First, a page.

Many of us feel uncomfortable talking about money. Our society often treats the topic as taboo, which is probably why a lot of us are so poor at managing money and understanding finances. We want to help change that — at least as far as it relates to sailing, and cruising.

We shared the price we paid to purchase our Tartan 37 in Episode 6 on our Youtube channel and discussed our boat buying budget in a previous blog post titled How to Buy the Right Sailboat for You. In this post, we’re planning to dive deeper into the financials, breaking it all down for you.

Our Budget

We spent years paying off school debt, building a nomadic income stream (working our way into remote jobs and acquiring rental property) and saving for our boat. When we were ready to buy our boat, we felt comfortable spending $50,000 in total.  This meant we could by a $50,000 boat that needed absolutely no work before moving aboard and sailing away, or we could buy a cheaper boat and save whatever was left for upgrades and repairs.

We knew that every boat needs some work, so we chose to focus our search on boats we thought we could buy in the $30,000-$40,000 range that were in decent condition with no major updates required. We bought our Tartan 37 sailboat, capable of sailing around the world, for $43,500.  Leaving us with $6,500 for immediate updates. Yay!

Transaction Costs

But wait, not so fast. That was just the purchase price… There are a number of other costs associated with buying a boat (Many people tend to forget these when building their budget. We forgot too!). Let’s break those down:

Marine Survey – $740

While not technically a requirement, just like using toilet paper, it comes highly recommended. In other words, you should get a marine survey.  ESPECIALLY if it’s your first boat purchase. No matter how much you know, or you think you know, it’s extremely important to get an impartial third party to look over every nook and cranny. Even if you spend hours upon hours researching how to survey a boat, arrive prepared with a set of tools and a massive checklist of everything you need to look at (like I did), it’s still helpful to have a second set of eyes to make sure something isn’t accidentally overlooked.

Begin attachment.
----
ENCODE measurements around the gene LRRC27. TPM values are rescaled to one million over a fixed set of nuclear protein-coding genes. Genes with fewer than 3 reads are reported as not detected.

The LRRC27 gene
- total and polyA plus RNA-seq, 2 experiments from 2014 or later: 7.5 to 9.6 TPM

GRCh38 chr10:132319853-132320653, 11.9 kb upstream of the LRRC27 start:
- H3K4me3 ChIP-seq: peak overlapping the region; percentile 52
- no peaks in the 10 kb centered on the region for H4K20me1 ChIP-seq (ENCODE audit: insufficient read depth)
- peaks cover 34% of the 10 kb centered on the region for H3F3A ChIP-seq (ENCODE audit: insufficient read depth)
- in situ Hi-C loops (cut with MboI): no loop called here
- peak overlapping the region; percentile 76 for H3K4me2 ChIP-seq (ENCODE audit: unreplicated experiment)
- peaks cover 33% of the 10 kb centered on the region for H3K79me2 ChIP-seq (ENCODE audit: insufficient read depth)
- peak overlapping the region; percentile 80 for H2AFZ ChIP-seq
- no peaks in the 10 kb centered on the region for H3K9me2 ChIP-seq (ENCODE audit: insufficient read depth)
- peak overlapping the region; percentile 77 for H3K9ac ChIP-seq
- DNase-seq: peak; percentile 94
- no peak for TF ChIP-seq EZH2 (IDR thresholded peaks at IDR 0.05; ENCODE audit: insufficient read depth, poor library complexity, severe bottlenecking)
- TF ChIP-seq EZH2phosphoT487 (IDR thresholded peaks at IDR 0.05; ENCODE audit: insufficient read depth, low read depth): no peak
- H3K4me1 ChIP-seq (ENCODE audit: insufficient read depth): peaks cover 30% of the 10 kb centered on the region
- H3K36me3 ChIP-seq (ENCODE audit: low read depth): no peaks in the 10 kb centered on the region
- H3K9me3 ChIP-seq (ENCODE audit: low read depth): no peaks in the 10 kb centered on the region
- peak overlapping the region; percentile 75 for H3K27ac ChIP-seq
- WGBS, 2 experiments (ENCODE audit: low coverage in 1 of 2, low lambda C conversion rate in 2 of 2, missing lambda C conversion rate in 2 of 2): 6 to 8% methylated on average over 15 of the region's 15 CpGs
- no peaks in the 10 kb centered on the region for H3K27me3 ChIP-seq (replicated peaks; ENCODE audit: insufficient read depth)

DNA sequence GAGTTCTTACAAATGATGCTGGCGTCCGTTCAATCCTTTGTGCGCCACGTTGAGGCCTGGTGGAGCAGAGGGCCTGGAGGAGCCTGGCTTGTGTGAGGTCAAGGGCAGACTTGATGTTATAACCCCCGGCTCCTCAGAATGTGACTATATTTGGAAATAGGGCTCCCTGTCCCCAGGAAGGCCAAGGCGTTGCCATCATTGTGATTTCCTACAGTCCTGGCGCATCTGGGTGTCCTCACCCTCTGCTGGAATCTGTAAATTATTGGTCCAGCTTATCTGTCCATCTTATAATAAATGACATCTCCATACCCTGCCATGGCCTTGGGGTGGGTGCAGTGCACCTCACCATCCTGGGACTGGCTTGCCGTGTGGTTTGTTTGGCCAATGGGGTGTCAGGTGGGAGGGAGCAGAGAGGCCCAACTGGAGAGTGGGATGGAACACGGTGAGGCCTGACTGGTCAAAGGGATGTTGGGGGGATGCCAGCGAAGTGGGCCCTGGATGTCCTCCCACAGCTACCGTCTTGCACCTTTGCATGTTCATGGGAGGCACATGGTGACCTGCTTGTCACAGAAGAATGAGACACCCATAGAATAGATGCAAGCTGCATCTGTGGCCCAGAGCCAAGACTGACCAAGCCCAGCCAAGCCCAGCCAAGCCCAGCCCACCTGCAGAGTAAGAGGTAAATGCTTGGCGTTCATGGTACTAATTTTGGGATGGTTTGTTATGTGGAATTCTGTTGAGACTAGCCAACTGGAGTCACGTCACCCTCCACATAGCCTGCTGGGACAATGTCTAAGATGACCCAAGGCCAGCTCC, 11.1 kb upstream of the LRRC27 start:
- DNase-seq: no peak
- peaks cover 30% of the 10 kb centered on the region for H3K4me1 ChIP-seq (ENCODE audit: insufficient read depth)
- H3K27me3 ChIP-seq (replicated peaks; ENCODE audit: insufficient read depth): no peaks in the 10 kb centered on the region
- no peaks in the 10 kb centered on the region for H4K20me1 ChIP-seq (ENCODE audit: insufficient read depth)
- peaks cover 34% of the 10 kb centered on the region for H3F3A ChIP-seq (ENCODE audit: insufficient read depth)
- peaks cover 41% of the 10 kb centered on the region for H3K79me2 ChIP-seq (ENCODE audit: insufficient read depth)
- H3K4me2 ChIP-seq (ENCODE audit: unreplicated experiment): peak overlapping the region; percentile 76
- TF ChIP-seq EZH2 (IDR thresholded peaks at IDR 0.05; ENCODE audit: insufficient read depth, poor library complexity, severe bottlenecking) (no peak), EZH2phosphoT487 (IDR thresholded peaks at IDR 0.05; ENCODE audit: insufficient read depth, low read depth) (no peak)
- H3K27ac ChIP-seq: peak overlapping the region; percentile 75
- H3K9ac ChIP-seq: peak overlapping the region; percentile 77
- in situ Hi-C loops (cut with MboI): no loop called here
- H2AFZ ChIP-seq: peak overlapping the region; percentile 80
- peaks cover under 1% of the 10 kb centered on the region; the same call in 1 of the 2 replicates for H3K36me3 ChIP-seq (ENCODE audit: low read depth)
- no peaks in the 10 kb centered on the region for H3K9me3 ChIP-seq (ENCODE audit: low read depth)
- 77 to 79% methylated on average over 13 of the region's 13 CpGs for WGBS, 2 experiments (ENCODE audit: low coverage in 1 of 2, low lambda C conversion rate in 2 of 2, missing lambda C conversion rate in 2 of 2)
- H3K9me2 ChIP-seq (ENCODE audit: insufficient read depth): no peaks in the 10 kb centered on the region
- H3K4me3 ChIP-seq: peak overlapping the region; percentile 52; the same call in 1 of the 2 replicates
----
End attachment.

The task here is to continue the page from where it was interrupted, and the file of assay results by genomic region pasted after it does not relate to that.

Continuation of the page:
We’re pretty comfortable with this expense from our real estate endeavors. We’ve happily paid $300-400 for a house inspection on numerous occasions, and it has saved us from some major disasters. Our boat has all the major systems of a house and more — and houses don’t typically sink! — so this cost seems quite reasonable. I’m not sure if what we paid was high or low on a national scale, but it was inline with other local quotes.

Haul Out – $272

This one caught us by surprise. We knew we would need the boat out of the water to inspect the hull, but amidst all of the excitement of finding her, we just didn’t think about the logistics to make it happen.

So, if you’re going to do a full marine survey, regardless of whether the boat is in the water or out, you will need to employ the services of a travel lift. If the boat is in the water (as was the case with ours) either at the beginning or the end of the survey, you’ll want to haul it out to get a good look at the hull to inspect the bottom paint, thru-hulls rudder etc. And if the boat is on land, you’ll want to splash it so that you can run the engine, test instruments, check for leaks, etc.

Insurance – $591

Some people choose to self insure, which seems crazy, but I understand how it can make sense in certain situations. We decided to finance our sailboat so we didn’t have a choice, we had to have insurance before closing. This cost was also a bit surprising, but in the opposite way — to us, $591/year felt inexpensive. Having purchased both auto and home insurance in the past, I had expected this to be quite a bit more, especially given that we were insuring the full value of the boat, with a very reasonable deductible.

BoatUS Membership – $10

We purchased our insurance through BoatUS. For those who don’t know, a BoatUS membership offers a number of benefits, but the most important among them being unlimited towing. This was included in the underwriting of our insurance policy — as long as we signed up for a BoatUS membership. The peace of mind alone is well worth it! We did end up needing to use it on one occasion, and it saved us a bunch of money.